“I don’t think a young man, even today, really says, ‘That’s my long-term goal,’” Don said. “I turned 16. I got a car, and I drove it faster on the street than I should have. I didn’t really identify with being competitive at that stage, but as I got involved with it, yes. I am a very competitive individual. 

“As a father, I feel bad that I’m even competitive with my children at times. It’s something inside of you that you really kind of have to reel in when you’re with family and such.”

DSR’s Matt Hagan is a two-time NHRA Funny Car champion.

Tony sure knows all about that competitive side.

“He’s 10 times more competitive than I am,” Tony said. “No matter what me and him do. We could play baseball, and if I was 4 years old, he would be throwing fastballs to make sure I couldn’t hit it. He’s brutally competitive.”

Today, DSR’s all-star lineup includes Top Fuel dragster drivers Antron Brown and Leah Pritchett, and Funny Car pilots Ron Capps, Jack Beckman, Tommy Johnson Jr. and Matt Hagan. Don is proud that all six active drivers are part of championship-caliber teams within the organization.

“If you can turn any profession into your passion, to where you’re willing to work longer and harder than the competition, you will be successful,” Don said.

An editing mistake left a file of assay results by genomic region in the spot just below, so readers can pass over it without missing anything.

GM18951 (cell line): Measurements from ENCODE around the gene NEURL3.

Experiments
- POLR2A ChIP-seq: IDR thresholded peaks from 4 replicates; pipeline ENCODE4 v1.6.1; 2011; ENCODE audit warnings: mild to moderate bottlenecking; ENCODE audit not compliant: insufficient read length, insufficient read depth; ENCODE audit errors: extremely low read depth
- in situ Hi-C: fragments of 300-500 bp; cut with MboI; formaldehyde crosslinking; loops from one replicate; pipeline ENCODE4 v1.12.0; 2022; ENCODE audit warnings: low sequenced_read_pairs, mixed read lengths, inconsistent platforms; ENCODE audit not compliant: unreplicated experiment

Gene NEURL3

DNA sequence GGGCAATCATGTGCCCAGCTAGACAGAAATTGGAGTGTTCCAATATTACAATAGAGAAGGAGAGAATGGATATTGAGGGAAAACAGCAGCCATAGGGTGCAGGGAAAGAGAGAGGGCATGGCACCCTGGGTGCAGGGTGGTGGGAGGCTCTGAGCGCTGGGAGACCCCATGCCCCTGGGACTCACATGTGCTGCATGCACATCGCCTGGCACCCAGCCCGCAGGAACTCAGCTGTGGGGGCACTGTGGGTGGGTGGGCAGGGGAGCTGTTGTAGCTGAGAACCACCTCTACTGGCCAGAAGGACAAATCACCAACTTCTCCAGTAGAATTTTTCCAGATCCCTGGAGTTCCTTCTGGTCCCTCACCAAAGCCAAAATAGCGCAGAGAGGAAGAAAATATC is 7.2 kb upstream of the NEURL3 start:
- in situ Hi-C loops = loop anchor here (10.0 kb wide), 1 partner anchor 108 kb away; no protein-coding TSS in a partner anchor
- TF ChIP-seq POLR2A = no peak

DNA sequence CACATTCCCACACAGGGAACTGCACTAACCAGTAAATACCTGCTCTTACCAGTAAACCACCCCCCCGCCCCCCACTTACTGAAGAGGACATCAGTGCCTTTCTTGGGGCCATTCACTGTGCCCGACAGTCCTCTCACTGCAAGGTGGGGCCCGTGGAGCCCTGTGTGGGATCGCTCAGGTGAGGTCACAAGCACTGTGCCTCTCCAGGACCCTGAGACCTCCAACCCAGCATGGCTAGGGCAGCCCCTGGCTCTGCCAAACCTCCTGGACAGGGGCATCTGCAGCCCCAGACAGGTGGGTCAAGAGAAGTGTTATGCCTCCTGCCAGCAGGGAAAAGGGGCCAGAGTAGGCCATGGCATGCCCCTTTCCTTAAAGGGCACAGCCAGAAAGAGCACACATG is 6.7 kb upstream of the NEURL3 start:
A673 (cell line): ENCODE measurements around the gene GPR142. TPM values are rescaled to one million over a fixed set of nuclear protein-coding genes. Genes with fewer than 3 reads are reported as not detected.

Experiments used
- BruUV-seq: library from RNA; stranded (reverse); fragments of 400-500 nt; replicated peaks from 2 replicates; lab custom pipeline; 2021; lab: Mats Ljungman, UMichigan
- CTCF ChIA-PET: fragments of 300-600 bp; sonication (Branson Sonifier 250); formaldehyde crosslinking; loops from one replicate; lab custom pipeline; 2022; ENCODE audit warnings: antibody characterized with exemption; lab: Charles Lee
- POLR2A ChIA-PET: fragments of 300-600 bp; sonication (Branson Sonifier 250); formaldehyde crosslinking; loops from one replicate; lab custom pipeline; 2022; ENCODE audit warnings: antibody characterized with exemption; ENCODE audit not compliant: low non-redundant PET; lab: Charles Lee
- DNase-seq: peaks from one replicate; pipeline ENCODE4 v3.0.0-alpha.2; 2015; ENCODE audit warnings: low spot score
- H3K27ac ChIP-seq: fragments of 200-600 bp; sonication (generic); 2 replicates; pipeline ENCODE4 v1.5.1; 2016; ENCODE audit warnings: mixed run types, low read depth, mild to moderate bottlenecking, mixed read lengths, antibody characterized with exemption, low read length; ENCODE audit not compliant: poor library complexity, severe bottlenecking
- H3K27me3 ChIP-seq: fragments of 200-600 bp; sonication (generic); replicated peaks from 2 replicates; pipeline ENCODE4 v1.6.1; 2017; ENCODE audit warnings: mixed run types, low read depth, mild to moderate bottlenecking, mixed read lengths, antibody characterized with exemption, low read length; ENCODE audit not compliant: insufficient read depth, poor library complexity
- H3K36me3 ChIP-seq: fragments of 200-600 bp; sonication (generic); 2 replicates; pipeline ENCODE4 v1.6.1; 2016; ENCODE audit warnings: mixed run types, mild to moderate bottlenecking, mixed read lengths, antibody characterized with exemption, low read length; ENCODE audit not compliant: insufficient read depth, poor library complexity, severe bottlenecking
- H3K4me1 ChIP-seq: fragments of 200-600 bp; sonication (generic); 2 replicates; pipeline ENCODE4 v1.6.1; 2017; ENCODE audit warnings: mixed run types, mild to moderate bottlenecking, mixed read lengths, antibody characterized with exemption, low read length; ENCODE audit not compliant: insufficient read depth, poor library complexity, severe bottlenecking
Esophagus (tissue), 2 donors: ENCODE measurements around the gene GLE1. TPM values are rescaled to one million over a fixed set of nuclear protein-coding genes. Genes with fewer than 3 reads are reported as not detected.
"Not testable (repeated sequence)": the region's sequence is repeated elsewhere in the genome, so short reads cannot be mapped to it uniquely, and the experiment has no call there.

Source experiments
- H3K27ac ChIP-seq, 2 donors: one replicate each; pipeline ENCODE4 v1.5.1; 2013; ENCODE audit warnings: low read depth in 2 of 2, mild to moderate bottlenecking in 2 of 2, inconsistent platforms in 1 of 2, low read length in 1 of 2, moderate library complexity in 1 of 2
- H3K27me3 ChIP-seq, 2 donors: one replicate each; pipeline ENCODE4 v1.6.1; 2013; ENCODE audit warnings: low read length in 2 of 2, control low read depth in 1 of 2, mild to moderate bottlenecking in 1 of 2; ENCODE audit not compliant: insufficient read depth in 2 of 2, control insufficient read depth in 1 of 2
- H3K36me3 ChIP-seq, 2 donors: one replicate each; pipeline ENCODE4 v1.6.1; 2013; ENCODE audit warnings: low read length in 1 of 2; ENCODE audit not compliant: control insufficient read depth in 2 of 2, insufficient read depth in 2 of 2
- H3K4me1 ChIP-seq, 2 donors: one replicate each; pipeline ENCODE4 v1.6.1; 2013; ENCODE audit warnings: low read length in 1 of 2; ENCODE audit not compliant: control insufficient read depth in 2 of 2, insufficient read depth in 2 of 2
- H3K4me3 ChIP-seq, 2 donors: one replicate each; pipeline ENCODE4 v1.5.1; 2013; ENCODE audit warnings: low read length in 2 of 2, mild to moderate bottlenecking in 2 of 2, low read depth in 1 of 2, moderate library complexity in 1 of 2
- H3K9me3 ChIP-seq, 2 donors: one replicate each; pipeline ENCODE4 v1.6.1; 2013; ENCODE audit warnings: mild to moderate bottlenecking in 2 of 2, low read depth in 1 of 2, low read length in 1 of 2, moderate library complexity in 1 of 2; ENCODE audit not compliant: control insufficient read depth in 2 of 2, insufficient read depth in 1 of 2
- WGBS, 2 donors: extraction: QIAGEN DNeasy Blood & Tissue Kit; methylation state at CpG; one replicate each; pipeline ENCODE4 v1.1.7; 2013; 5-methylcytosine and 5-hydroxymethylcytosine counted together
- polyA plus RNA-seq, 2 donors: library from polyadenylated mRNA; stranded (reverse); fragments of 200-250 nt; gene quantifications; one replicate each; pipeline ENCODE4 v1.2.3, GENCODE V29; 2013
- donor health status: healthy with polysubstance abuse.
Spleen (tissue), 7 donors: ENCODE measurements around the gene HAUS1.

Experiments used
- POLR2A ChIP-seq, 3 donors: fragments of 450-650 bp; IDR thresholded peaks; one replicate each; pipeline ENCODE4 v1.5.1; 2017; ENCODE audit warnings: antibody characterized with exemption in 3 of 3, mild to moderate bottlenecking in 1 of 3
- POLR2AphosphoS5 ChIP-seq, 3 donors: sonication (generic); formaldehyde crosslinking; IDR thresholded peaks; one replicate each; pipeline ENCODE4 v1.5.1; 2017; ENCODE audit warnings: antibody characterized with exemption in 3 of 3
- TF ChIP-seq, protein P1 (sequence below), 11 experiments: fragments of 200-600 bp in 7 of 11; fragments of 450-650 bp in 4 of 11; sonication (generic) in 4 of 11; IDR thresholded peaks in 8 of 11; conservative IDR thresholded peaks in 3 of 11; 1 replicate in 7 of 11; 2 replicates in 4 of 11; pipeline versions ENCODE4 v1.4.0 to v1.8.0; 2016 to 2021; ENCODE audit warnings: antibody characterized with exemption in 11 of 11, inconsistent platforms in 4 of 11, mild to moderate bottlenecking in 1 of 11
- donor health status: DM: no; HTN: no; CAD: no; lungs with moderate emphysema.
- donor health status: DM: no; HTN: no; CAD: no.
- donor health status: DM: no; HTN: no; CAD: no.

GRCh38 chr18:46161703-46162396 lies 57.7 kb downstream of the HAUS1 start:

Tony, the winningest driver in Top Fuel dragster history, is on the outside this season after losing his Army sponsorship. He is working on a sponsorship for a full-time ride for 2020, and don’t be surprised if he finds his way into a car for a one-off yet in 2019.

DSR’s Tommy Johnson Jr. is currently third in the NHRA Mello Yello Funny Car standings.

Seeing Tony on the sidelines has made this a difficult season for Don. Tony, while disappointed to not have a ride, understands the dynamics.

“When I’m there, there’s three top Fuel Cars and four Funny Cars,” Tony said. “Yes, my dad owns them all, but when Antron wins, it doesn’t pay my bills. When Leah wins, it doesn’t pay my bills. When I win, I don’t pay their bills. We are unique teams. We work together. On race day, we’re still there for each other—until we race each other.” 

As for communication between Don and his team of championship contenders, Don picks his spots.

“Don will tell you if you’re doing a good job,” Beckman, the 2012 Funny Car champ, said. “It won’t be with a hug or with tears or anything like that, but he will not let you go on struggling without letting you know that he knows that you are struggling—and it needs to end. He gives us everything we need to win a championship, and never are any excuses allowed to come back to him. Never. And I get it.”